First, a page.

by Anne Roberts and Jill Bennett
Bob Roberts was a characterful singer with many songs about the sea, who is associated particularly with the Suffolk coast, and was known and loved by folk aficionados and sailing-barge enthusiasts all over the country. This article is written by Bob’s daughters who are both active on the folk scene in the eastern region – Jill plays fiddle and dulcimer and Anne plays melodeon – and gives us an insight into the man behind the songs.
Ask people what they remember about Bob Roberts, and they’ll tell you he was a ‘great character’. He was proud to be a bargeman – a dying breed even when he first stepped aboard a spritsail barge in the 1930s; a man who loved sailing both for work and pleasure. He was a singer who could get audiences roaring choruses to songs he learned trading round the East Anglian coast and a master storyteller: a former Fleet Street journalist who could make bargemen’s seafaring adventures come alive.
His broadcasting brought their songs to a wider audience; his appearances at folk festivals, on radio and television, linked a modern generation to the music of the days of sail.
Bob was born Alfred William Roberts in 1907. His parents were teachers: his father, brought up in North Wales, played piano, church organ, melodeon, concertina and fiddle. He ran Hampreston village school in Dorset and was visited by Ralph Vaughan Williams, maybe through his interest in folk music, maybe because he ran the church choir and played for village dances. Bob left Wimborne Grammar School (where he had a choral scholarship) at 17 and after several unsatisfactory jobs became a journalist, starting on the Orpington Gazette, and progressing to Fleet Street as a sports reporter on the Daily Mail. But his passion was sailing. He left the Mail twice for long voyages of adventure, complete with ship’s cat and melodeon. His early songs like Haul Away Joe reflect his deep sea ambitions.
Back in England Bob couldn’t settle in what he called the musty offices of Fleet Street. He loved the pageant of sail in London River and left to work on a sailing barge. Over the next 35 years he was in eight barges: three as mate, five as skipper. He picked up songs from East Anglian bargemen and countrymen, adding to his repertoire.
Bob married Amelia (Toni) Roberts in 1940 – they’d met in the late 1920s – and in 1949 they moved to Pin Mill in Suffolk. He worked as a sub-editor on the East Anglian Daily Times, but then he was offered the barge he made famous: F.T. Everard and Sons’ Cambria, and couldn’t resist going back to sea. However, the handsome Cambria didn’t entirely support a wife and two daughters. So hours waiting for wind or tide were spent writing books and articles on his battered old Corona portable typewriter.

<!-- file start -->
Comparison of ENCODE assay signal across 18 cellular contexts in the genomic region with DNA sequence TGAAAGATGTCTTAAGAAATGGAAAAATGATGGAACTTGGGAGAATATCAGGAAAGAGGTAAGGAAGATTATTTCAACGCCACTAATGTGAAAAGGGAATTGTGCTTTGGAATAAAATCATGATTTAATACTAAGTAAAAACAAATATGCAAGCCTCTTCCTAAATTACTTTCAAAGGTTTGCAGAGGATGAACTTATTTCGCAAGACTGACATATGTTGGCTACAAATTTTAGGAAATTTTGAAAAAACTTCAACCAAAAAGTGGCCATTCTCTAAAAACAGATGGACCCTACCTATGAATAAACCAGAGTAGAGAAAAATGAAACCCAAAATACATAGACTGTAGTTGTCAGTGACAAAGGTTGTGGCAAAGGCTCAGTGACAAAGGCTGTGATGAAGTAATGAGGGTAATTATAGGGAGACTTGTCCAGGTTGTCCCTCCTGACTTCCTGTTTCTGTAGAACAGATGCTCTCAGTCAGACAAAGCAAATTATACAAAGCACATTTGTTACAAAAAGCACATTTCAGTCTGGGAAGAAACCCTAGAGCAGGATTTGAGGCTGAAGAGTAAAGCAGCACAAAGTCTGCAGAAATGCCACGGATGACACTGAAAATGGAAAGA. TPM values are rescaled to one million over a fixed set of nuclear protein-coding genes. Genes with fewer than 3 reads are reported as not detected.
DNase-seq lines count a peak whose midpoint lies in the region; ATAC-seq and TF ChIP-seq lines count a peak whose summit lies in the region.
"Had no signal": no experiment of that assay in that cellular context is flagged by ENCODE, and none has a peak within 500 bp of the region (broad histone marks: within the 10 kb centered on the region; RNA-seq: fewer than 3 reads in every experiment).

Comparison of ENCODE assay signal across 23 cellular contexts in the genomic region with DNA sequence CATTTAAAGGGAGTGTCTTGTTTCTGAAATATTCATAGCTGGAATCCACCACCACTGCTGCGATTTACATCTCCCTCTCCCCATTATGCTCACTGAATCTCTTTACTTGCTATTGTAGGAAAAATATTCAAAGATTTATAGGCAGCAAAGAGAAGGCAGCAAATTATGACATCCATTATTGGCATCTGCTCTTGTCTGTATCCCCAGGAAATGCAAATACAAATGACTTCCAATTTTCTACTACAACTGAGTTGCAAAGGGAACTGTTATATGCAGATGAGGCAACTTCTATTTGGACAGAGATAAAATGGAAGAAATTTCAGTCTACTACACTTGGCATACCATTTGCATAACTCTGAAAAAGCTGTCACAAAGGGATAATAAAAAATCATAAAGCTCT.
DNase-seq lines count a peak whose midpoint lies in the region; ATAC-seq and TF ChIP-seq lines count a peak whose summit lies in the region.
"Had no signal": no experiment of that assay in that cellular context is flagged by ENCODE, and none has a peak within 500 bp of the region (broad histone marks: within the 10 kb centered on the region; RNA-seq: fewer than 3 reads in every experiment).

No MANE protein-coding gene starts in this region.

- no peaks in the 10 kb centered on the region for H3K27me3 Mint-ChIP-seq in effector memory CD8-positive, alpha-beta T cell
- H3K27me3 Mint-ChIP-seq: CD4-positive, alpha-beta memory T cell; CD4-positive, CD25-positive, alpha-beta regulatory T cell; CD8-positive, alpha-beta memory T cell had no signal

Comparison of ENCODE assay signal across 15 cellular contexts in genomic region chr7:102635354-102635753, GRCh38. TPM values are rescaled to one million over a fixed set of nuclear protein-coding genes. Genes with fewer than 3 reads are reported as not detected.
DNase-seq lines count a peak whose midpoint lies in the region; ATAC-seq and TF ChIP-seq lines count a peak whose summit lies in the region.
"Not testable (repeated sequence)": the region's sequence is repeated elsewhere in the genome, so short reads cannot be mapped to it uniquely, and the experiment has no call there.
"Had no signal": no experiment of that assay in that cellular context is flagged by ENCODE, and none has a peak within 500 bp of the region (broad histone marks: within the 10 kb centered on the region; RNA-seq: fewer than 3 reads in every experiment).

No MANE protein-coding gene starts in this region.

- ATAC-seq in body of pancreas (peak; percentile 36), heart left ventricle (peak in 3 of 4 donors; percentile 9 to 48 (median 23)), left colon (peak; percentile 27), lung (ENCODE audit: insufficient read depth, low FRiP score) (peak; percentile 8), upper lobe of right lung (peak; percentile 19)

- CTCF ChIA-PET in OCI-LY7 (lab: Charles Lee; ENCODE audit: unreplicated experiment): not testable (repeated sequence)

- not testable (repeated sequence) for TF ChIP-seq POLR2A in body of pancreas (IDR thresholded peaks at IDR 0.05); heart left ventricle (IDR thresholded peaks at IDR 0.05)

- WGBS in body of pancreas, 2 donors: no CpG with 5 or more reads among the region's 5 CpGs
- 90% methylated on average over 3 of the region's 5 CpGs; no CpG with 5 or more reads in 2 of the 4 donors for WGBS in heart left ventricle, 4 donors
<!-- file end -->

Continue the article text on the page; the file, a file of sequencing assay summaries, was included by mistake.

In the 1950s he met Peter Kennedy, who was making field recordings for the BBC and the EFDSS. They recorded singers Bob knew in Suffolk for the programme ‘As I Roved Out’. When the BBC opened in Norwich, he worked with producer Tom Wisdom on ‘Down to the Sea’. He appeared at folk festivals and clubs, where his vigorous, straightforward singing had instant appeal – as you can still hear from Kennedy’s recordings.
By 1971 Cambria couldn’t survive in the modern world of transport. She was sold to the Maritime Trust and Bob bought the motor coaster Vectis Isle. He left home to live on the Isle of Wight. When Toni died in 1978 he married his second wife Sheila. His two last records were made there, and he still enjoyed a pub sing song or a local radio interview. He died of a heart attack in 1982, aged 74. (One of his last public performances would have been in Suffolk, at the English Country Music Weekend in Snape Village Hall in the summer of 1981, where he enjoyed the stepping and the ‘craic’ as much as the audience enjoyed hearing him sing and play – Ed.)
Four of Bob’s books are still in print, now published by Seafarer Books of Rendlesham, Suffolk, but the one with most references to songs, ‘A Slice of Suffolk’ is no longer available.
Photo: Brian Shuel, courtesy of EFDSS.